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Clin Psychol Rev. 2015 Dec;42:28-46. doi: 10.1016/j.cpr.2015.07.002. Epub 2015 Jul 29.

Dyadic coping and relationship satisfaction: A meta-analysis.

Author information

1
Virginia Polytechnic Institute and State University, United States. Electronic address: marianak@vt.edu.
2
Virginia Polytechnic Institute and State University, United States.
3
University of Washington, United States.
4
University of Zurich, Switzerland.

Abstract

Meta-analytic methods were used to empirically determine the association between dyadic coping and relationship satisfaction. Dyadic coping is a systemic conceptualization of the processes partners use to cope with stressors, such as stress communication, individual strategies to assist the other partner cope with stress, and partners' strategies to cope together. A total of 72 independent samples from 57 reports with a combined sum of 17,856 participants were included. The aggregated standardized zero-order correlation (r) for total dyadic coping with relationship satisfaction was .45 (p=.000). Total dyadic coping strongly predicted relationship satisfaction regardless of gender, age, relationship length, education level, and nationality. Perceptions of overall dyadic coping by partner and by both partners together were stronger predictors of relationship satisfaction than perceptions of overall dyadic coping by self. Aggregated positive forms of dyadic coping were a stronger predictor of relationship satisfaction than aggregated negative forms of dyadic coping. Comparisons among dyadic coping dimensions indicated that collaborative common coping, supportive coping, and hostile/ambivalent coping were stronger predictors of relationship satisfaction than stress communication, delegated coping, protective buffering coping, and overprotection coping. Clinical implications and recommendations for future research are provided.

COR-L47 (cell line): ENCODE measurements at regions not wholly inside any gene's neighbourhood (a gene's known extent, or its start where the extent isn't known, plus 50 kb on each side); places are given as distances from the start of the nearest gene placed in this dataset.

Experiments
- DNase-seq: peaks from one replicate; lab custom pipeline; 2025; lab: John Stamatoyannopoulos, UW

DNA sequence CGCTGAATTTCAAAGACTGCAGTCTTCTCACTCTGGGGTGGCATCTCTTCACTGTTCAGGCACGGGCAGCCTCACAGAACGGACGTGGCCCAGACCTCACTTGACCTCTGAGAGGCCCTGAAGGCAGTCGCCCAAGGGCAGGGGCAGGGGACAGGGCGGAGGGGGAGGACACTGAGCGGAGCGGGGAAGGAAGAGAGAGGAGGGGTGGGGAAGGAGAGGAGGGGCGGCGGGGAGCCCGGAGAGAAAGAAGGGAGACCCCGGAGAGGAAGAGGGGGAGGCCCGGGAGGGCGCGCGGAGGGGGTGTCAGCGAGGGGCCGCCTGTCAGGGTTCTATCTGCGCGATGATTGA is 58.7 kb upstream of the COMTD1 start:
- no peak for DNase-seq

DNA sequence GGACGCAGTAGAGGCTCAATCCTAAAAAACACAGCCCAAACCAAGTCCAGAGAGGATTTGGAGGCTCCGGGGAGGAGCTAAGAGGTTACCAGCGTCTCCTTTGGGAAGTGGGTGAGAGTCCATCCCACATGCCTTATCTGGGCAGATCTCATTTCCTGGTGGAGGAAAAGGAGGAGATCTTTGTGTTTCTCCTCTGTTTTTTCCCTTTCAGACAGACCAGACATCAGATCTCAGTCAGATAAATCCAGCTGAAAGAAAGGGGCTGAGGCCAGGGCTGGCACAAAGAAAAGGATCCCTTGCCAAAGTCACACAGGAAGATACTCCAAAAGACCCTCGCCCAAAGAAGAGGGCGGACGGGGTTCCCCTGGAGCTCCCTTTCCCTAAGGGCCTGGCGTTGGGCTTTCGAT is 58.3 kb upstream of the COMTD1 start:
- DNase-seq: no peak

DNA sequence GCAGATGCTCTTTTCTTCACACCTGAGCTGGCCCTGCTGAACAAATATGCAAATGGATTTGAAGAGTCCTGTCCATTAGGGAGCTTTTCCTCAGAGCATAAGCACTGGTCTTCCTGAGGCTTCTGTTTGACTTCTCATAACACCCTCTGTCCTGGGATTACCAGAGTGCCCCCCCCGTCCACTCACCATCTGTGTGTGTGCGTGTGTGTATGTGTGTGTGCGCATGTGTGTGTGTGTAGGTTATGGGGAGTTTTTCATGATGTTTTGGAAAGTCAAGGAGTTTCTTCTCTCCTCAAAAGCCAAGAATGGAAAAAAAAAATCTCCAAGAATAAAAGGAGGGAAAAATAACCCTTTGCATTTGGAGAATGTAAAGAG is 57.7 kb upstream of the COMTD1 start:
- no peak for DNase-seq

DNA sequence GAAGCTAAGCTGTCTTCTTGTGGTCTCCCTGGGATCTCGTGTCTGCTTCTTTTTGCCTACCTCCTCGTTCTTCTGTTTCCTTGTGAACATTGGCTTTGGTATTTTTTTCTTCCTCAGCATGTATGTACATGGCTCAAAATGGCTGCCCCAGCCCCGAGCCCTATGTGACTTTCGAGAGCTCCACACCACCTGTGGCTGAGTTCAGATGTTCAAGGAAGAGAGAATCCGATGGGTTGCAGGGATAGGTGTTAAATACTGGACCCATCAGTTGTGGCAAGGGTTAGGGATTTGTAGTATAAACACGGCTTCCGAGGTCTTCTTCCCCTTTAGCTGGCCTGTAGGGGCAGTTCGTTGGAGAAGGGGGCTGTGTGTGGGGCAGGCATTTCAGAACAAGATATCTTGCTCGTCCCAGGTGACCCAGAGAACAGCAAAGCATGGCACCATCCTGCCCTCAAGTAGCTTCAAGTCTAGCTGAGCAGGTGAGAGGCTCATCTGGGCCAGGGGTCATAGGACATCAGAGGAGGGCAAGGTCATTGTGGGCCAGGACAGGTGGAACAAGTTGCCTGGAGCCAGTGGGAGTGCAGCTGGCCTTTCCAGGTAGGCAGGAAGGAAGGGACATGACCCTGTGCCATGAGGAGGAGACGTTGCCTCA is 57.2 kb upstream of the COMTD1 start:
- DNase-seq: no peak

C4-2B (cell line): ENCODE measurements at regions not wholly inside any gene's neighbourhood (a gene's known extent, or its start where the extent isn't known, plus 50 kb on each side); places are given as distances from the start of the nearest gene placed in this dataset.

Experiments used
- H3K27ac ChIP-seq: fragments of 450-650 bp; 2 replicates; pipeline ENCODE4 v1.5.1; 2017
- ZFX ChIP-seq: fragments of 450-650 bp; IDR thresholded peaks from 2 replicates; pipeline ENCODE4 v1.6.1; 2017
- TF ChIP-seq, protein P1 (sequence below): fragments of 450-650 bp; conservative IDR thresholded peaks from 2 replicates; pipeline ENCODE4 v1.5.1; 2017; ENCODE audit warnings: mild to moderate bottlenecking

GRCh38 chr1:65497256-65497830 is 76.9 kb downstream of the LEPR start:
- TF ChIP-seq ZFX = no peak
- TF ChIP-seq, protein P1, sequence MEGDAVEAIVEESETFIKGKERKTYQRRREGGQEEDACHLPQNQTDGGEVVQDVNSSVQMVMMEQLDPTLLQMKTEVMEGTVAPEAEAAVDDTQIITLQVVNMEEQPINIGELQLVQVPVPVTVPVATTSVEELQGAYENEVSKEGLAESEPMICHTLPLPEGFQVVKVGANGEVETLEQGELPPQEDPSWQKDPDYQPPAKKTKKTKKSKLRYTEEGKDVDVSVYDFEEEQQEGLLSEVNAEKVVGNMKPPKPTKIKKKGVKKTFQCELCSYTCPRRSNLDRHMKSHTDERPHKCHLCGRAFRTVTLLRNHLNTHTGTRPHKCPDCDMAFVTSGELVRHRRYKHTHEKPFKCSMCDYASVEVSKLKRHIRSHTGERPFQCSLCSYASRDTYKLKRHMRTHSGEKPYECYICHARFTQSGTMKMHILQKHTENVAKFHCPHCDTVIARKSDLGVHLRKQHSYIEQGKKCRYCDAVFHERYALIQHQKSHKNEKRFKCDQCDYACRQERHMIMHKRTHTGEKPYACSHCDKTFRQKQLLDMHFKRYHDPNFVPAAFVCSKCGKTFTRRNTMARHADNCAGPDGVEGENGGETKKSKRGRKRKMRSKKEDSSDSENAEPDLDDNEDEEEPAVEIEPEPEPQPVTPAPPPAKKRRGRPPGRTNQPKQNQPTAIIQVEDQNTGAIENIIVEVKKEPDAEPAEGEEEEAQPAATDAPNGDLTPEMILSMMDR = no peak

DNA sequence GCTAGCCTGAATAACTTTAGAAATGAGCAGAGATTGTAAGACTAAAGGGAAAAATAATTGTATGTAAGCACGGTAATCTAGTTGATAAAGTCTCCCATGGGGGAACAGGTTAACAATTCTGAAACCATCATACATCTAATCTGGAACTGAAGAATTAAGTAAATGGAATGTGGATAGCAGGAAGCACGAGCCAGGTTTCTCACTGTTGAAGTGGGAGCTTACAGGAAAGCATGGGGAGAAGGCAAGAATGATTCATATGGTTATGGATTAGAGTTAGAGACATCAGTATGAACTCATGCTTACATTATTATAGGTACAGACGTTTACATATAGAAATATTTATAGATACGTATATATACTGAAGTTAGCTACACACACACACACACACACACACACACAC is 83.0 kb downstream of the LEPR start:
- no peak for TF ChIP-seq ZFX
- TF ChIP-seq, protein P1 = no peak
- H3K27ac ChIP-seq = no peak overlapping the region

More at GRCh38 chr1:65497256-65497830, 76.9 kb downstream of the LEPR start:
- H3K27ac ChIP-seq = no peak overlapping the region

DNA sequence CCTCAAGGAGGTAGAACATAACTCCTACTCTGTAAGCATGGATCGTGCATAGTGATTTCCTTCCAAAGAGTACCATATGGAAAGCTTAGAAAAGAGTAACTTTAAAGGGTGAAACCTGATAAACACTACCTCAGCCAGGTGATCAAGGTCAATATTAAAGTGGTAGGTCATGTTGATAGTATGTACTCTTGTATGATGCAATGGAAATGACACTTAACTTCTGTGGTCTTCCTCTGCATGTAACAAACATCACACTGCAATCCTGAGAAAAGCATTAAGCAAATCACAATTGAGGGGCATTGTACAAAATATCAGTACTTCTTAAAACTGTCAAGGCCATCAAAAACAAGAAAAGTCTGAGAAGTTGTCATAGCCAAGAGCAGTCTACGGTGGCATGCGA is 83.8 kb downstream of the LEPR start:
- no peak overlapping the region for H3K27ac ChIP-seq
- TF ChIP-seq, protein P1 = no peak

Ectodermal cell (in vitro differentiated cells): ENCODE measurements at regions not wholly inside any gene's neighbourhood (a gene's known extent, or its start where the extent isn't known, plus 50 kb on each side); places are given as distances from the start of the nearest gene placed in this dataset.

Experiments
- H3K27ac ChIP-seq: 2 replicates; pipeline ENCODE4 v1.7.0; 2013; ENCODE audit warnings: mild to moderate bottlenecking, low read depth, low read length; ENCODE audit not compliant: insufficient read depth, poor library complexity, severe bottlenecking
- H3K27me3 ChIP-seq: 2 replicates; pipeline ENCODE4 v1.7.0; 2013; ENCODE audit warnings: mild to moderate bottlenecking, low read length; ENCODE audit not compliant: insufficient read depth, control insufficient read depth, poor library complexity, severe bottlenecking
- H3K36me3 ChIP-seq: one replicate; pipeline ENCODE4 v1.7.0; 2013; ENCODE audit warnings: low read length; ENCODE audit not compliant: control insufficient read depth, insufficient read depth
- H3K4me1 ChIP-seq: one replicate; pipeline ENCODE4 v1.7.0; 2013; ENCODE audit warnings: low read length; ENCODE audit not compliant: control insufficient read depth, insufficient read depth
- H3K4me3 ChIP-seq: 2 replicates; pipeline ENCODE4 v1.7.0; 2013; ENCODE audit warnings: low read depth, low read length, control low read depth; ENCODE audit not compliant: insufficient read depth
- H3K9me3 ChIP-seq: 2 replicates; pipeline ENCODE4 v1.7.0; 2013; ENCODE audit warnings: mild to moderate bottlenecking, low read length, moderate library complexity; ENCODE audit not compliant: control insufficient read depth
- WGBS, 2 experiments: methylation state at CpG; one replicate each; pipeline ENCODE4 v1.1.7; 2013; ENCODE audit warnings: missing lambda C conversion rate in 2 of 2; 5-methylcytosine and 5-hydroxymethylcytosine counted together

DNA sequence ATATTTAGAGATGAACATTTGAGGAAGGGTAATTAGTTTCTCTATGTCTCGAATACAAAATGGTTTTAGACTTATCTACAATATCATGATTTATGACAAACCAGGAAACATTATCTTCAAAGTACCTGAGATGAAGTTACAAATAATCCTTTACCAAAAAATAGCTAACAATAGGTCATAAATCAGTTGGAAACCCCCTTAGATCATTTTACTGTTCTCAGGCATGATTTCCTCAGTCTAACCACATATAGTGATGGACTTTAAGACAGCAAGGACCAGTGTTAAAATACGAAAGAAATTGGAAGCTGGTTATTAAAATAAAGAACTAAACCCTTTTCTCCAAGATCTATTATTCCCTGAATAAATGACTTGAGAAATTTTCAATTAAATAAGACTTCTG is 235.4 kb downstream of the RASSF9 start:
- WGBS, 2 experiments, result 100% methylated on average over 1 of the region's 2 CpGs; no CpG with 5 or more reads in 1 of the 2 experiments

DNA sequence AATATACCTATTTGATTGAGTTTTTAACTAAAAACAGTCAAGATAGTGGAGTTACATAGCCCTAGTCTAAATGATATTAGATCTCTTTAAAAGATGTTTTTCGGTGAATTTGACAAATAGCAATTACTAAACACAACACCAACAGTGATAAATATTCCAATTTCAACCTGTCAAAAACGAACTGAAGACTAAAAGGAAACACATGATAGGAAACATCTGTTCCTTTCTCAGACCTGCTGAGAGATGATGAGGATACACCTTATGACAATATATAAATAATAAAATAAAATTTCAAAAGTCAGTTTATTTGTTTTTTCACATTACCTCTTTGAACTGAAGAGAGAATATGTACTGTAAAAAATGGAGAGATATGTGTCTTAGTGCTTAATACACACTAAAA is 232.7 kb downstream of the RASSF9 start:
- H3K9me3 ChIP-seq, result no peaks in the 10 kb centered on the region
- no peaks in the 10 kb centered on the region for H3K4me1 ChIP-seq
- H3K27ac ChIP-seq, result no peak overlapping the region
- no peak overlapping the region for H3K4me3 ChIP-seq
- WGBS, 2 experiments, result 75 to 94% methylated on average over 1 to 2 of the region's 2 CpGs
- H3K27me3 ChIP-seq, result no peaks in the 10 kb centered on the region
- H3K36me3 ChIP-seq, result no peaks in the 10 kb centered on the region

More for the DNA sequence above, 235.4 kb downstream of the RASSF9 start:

KEYWORDS:

Couple; Dyadic coping; Meta-analysis; Relationship satisfaction; Stress

PMID:
26295276
DOI:
10.1016/j.cpr.2015.07.002
[Indexed for MEDLINE]

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